Act Locally » May 24, 2002
Elections in a changing Ireland
Fianna Fail won 81 seats and just over 41 percent of “first preference” votes in Ireland’s system of proportional representation, in which voters rank candidates for 166 seats. Those numbers saw them far outdistancing Fine Gael, their traditional political rival and challenger for power. Ahern ran a disciplined, “It’s the economy, stupid” campaign, taking advantage of a general feeling of improvement and prosperity among a large section of the voters, and a bounce from the fragile but enduring “success” of the Northern Ireland peace process. Ireland has experienced the highest growth rates in Western Europe in recent years and has cut unemployment rates in Northern Ireland dramatically, courtesy of multinational capital and large E.U. investments.
But increased prosperity has brought problems that Ahern’s tepid leadership has failed to resolve. With Fianna Fail occupying the center-right, a divided electorate went looking for alternatives in emerging parties that offered a more radical critique.
The most significant long-term development is Sinn Fein’s emergence in the Republic as a political force. The party held only one seat in the Dail, Ireland’s parliament, prior to the elections: By winning five this time, they displayed a remarkable capacity for turning a grassroots focus on local issues into votes. Martin McGuinness, Sinn Fein education minister in Northern Ireland, told a jubilant group of supporters in Tralee, “The political landscape has already changed in Northern Ireland, and now it is changing in the south. This is a decisive step forward for the party.”
Campaigning in central Dublin, Sinn Fein candidate Nicky Kehoe fell less than 100 votes short of winning a seat. While his literature emphasized a united future Ireland and elimination of Third World debt, voters at the door had different issues in mind. “I was a little afraid” of Sinn Fein’s association with the IRA, says Karen, a voter who declined to give her last name. “But if this guy can help me get a speed bump in my street to protect my kids, he has my vote.”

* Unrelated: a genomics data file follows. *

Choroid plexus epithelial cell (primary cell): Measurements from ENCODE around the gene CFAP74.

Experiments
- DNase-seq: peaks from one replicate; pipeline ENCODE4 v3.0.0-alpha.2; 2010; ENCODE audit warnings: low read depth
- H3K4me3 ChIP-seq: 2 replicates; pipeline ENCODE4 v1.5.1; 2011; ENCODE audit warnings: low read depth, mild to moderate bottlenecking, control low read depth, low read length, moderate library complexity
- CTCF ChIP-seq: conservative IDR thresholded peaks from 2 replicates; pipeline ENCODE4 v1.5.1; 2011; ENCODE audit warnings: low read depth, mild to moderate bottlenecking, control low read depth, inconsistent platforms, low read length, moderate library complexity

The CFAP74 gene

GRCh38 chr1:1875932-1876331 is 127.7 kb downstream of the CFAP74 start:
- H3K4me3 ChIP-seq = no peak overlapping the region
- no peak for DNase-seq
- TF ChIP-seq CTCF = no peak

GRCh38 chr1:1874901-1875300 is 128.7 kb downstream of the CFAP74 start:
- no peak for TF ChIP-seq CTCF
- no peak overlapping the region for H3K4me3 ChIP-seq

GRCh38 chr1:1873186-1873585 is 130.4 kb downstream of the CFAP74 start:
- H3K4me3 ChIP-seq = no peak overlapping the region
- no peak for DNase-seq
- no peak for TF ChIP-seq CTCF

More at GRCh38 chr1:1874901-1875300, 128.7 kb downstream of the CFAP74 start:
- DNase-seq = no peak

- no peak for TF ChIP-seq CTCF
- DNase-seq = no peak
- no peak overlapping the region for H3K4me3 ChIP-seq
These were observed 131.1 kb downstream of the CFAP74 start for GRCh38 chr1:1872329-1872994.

While all politics may be local, the dynamics that threaten to turn Ireland into an economically bifurcated country are national and international. “Ireland has become a two-tiered country,” Labour candidate Michael D. Higgins commented before heading out to canvass in Galway. “We are now a place where greed is the dominant ethos and the top 20 percent of the people have gotten rich while the underclass has grown dramatically.”
The quaint, postcard picture image of Ireland is gone for good, at least for those who live there—and many would say good riddance to a Catholic-dominated, insular and conservative culture. Ireland is more self-confident, more oriented toward Europe and less obsessed with Great Britain as the source of all of its failures. But crime and drug abuse have increased, the national health system is in steep decline, and housing prices have skyrocketed beyond the reach of the working class.
Despite having fallen just short of winning a majority of seats—Fianna Fail thus faces the potentially tricky task of securing a governing coalition—Ahern and his party are in firm control of the political process, and the opposition has fractured into a number of smaller contenders. The possibility exists for a Sinn Fein-Green Party alignment that could offer hope for those left out of Ireland’s newfound prosperity.
The Green Party, which won six seats in the election and showed surprising strength, has worked with Sinn Fein supporters for years at the local level. Morna Regan, a Dublin resident who gave her preference votes to the Greens and an independent candidate, commented dryly on election day near her polling station: “Look around you at the pollution and the traffic. There has to be an alternative to this.”
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